T-Mobile US Inc. recently asked the California Public Utilities Commission to wrap up its state-level review of the carrier's proposed merger with Sprint Corp., but the timing on a commission decision remains opaque.
In a filing with the CPUC, T-Mobile lawyers argued that the July 26 proposed settlement from the U.S. Department of Justice conditionally approving the deal, coupled with support from the U.S. Federal Communications Commission, should be sufficient evidence for the commission to issue a judgment on the application. However, experts closely following the state's proceeding say there is no indication that a decision is coming anytime soon and that the CPUC does not have any unalterable deadlines to issue a decision.
The CPUC is the only outstanding state PUC approval remaining for the deal, and the commission's decision will determine what happens to the proposed merger in California, technology law experts previously told S&P Global Market Intelligence.
T-Mobile CEO John Legere and Sprint Chairman Marcelo Claure
Sunne Wright McPeak, president and CEO of the nonprofit group California Emerging Technology Fund, said in an interview that timing around a decision remains a huge question mark and that anyone who claims to have a sense of timing is "really guessing."
CETF recently reached an agreement with T-Mobile on "public benefits" for the Sprint deal, including a commitment that the combined entity will ultimately provide 5G coverage for 99% of California households. The agreement only becomes effective if the CPUC approves the Sprint/T-Mobile transaction.
While T-Mobile cited the Justice Department settlement as among the reasons the CPUC should "promptly conclude" its review of Sprint wireless deal, lawyers for the Public Advocates Office at the CPUC and the Communications Workers of America, a communications industry labor union, argued in a July 31 filing that the proposed DOJ settlement includes many provisions, such as proposed divestitures to DISH Network Corp., not contained within the original application.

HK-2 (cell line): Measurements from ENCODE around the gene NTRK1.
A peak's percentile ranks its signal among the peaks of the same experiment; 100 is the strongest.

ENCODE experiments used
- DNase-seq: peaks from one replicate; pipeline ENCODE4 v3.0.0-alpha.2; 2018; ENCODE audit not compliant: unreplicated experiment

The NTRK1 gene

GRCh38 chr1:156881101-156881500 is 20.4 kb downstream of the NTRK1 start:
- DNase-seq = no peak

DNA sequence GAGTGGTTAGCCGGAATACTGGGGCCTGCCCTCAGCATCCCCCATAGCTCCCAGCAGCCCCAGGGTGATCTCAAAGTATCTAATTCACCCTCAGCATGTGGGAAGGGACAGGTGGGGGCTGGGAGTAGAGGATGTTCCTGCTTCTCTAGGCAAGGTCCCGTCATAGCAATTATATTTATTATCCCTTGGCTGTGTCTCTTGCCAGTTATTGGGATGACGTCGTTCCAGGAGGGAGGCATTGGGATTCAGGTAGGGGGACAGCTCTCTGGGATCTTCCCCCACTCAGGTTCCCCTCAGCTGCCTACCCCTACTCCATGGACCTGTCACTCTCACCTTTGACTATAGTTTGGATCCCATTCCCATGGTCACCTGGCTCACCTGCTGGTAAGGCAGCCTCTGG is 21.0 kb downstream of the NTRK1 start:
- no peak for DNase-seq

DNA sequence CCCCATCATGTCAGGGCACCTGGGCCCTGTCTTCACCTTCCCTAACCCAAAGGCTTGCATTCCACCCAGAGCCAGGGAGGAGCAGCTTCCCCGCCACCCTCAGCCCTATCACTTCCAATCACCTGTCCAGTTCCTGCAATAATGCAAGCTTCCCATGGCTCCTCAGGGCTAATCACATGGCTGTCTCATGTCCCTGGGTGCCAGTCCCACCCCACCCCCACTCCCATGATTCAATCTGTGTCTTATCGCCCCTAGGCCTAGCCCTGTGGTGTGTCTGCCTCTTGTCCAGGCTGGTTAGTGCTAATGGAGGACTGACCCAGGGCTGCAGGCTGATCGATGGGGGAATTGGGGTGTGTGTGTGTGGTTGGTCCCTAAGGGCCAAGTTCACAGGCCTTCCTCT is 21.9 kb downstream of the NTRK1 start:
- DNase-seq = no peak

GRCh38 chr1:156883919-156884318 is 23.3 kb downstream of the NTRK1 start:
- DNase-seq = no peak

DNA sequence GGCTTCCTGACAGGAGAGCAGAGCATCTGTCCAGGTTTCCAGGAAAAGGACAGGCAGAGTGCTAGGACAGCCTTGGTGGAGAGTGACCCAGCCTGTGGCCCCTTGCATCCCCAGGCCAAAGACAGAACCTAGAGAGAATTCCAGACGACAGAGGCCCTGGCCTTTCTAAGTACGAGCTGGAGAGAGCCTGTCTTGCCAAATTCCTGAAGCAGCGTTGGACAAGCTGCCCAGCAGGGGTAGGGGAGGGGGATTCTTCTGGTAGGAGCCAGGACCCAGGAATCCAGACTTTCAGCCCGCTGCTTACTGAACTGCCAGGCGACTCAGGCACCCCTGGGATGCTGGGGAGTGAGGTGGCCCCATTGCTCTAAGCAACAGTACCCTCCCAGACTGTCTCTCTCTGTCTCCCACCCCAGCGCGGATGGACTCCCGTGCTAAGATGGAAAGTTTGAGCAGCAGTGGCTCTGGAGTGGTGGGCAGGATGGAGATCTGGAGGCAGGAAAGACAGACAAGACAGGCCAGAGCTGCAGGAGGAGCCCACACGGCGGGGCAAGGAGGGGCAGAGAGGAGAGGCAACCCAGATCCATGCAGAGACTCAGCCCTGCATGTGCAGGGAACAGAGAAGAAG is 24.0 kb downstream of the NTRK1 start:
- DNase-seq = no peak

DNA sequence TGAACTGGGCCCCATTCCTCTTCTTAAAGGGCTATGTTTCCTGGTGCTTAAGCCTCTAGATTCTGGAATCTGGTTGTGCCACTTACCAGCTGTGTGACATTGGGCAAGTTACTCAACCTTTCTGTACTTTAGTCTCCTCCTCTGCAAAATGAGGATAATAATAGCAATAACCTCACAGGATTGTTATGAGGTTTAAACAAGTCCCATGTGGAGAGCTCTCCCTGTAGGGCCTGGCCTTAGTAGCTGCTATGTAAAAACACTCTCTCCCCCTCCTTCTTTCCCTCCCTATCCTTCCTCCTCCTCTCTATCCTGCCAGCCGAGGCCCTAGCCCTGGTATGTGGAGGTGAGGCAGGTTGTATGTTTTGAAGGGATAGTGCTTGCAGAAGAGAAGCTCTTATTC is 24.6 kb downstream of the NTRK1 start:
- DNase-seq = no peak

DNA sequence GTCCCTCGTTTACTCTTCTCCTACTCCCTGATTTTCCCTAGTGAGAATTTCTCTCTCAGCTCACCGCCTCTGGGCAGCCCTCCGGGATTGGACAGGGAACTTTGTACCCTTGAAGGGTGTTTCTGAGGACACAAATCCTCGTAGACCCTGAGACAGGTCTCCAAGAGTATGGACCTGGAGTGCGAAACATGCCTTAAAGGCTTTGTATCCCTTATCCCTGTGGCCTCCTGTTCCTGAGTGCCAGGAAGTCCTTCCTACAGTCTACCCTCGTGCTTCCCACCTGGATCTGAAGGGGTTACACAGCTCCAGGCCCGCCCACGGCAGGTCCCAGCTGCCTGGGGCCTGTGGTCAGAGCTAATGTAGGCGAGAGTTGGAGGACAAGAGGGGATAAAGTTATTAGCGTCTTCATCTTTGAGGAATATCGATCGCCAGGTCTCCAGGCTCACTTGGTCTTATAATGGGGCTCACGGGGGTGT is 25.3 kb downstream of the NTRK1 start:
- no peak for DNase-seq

To incorporate the terms of the proposed settlement, they said the CPUC should re-open its record for the application so that additional information can be added and thoroughly investigated, which could add significant time to the CPUC's consideration of the deal.
"If … the Joint Applicants want the Commission to base its decision on their just-announced plan to divest Sprint of Boost and Virgin Mobile and create Dish Network as a fourth wireless carrier, Joint Applicants should amend their Application and give parties the opportunity to fully understand the details of the newly proposed transaction and the effect on the public interest," wrote the attorneys.
T-Mobile, meanwhile, noted the proceeding has now been pending before the CPUC for more than a year, and the commission's schedule previously called for a proposed decision by June 30.
Indeed, a scoping memo submitted by CPUC Commissioner Clifford Rechtschaffen in late 2018 said a proposed decision was expected by the end of the second quarter of 2019.
But Steve Blum — president of Tellus Venture Associates, a management and business development consultancy specializing in broadband and telecommunications — said the proposed decision date was never binding.
"That's not a deadline," he said of the date cited in the scoping memo. "It's an estimated timeline and CPUC doesn't pay a lot of attention to its own deadlines."
Blum adds that the commission has a statutory deadline of 18 months from the point of when the applications are filed, but says that can also be adjusted by commission action.
"If this takes more than a year and a half, then the commission will pass a resolution saying we're going to extend the deadline on this by … X months," he said. "Any perceived deadline based on the scoping memo is long gone and not really relevant."
Thus far, the CPUC's administrative law judge on the application, Karl Bemesderfer, has not given any recent indications about when he might issue a proposed decision. And even after Bemesderfer does act, there is a mandatory 30-day waiting period for a final vote on the proposal, according to Blum. The commissioners at the CPUC will also have the opportunity to offer changes to the proposed decision from Bemesderfer, and then a majority of the five-member commission will need to vote to approve the judge's decision for it to go through.
"Given everything that's on the table, I don't see a [proposed] decision coming from the PUC … in the next couple of weeks," Blum said. Given the 30-day waiting period, he said a resolution would not be likely before October at the earliest.
Beyond the CPUC, a state-level challenge in which more than a dozen state attorneys general sued in federal court in New York to block the deal, remains unresolved. The trial date in that case was recently pushed back from October to early December.